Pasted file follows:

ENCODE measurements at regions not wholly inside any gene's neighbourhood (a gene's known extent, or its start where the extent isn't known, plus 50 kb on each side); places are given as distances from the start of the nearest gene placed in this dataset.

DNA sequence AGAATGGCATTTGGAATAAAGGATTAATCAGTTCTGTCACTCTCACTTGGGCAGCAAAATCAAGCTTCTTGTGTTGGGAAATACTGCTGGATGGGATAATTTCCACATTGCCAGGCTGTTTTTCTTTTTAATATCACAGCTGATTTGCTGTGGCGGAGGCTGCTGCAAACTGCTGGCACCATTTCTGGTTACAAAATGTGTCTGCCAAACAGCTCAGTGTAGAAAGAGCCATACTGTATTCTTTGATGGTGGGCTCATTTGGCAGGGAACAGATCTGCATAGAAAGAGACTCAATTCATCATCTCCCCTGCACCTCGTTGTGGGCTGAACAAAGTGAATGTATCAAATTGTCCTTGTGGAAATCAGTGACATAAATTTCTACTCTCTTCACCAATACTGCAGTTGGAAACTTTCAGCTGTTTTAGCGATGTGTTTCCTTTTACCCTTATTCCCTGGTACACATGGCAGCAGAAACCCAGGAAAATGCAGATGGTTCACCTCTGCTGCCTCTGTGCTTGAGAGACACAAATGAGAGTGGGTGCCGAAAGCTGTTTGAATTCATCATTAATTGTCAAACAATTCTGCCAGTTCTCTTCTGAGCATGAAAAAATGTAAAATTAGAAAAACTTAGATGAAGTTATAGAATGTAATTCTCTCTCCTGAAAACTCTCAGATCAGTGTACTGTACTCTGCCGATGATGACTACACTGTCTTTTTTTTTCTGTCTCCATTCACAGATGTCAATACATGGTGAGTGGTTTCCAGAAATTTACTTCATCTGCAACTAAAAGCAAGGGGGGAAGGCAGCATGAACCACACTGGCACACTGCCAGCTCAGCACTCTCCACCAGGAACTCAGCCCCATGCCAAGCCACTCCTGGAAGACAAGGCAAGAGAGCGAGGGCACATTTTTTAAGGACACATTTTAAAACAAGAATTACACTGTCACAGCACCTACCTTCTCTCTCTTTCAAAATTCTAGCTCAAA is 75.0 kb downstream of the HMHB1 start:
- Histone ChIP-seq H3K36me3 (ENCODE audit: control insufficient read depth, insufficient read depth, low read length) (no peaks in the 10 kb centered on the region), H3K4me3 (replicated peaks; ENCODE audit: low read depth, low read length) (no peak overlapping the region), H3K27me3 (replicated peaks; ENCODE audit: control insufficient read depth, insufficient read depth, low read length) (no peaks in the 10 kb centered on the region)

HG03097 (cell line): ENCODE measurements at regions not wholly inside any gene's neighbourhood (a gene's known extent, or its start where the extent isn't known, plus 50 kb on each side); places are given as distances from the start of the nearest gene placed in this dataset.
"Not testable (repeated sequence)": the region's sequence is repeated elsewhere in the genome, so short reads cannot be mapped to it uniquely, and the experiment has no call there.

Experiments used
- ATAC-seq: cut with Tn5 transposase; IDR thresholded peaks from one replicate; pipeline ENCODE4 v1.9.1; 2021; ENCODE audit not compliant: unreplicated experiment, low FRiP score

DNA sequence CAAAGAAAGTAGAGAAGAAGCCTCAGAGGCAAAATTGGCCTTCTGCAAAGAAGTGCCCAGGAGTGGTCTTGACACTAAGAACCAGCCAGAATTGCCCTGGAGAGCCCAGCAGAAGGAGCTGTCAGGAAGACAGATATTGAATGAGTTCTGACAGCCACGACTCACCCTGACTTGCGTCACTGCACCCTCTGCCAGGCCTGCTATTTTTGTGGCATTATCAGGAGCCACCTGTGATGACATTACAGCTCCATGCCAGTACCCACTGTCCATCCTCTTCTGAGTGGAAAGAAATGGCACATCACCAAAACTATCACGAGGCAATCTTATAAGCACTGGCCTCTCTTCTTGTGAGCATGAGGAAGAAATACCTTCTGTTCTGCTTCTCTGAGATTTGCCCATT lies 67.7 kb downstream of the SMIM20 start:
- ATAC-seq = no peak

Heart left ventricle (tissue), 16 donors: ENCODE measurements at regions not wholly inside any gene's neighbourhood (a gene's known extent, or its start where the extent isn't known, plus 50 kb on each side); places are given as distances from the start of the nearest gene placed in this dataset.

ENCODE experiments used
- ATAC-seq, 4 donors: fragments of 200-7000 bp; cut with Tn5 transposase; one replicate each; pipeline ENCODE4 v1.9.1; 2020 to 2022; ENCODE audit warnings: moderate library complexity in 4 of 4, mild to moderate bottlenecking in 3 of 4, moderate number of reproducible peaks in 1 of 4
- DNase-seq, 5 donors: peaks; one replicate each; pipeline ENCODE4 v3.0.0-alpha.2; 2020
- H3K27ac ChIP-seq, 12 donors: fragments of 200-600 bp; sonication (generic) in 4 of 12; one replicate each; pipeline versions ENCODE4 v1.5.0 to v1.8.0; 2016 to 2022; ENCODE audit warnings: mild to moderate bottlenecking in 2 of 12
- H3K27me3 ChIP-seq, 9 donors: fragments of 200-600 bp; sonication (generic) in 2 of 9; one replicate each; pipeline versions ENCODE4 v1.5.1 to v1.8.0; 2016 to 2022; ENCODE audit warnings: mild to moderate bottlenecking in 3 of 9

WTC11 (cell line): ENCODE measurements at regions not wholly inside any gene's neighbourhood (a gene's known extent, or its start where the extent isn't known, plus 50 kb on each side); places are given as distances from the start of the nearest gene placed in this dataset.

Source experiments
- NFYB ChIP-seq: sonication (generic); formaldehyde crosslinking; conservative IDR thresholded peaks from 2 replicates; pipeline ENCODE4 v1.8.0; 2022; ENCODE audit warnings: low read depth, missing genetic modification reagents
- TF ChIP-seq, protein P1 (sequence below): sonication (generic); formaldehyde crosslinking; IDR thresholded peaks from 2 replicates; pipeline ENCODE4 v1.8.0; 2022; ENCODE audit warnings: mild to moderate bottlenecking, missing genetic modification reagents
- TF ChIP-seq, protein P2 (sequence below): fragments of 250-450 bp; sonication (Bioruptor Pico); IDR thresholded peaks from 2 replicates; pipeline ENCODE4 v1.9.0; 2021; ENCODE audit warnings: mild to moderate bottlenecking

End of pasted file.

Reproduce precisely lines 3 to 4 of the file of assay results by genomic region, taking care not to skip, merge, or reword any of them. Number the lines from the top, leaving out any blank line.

- Histone ChIP-seq H3K36me3 (ENCODE audit: control insufficient read depth, insufficient read depth, low read length) (no peaks in the 10 kb centered on the region), H3K4me3 (replicated peaks; ENCODE audit: low read depth, low read length) (no peak overlapping the region), H3K27me3 (replicated peaks; ENCODE audit: control insufficient read depth, insufficient read depth, low read length) (no peaks in the 10 kb centered on the region)

HG03097 (cell line): ENCODE measurements at regions not wholly inside any gene's neighbourhood (a gene's known extent, or its start where the extent isn't known, plus 50 kb on each side); places are given as distances from the start of the nearest gene placed in this dataset.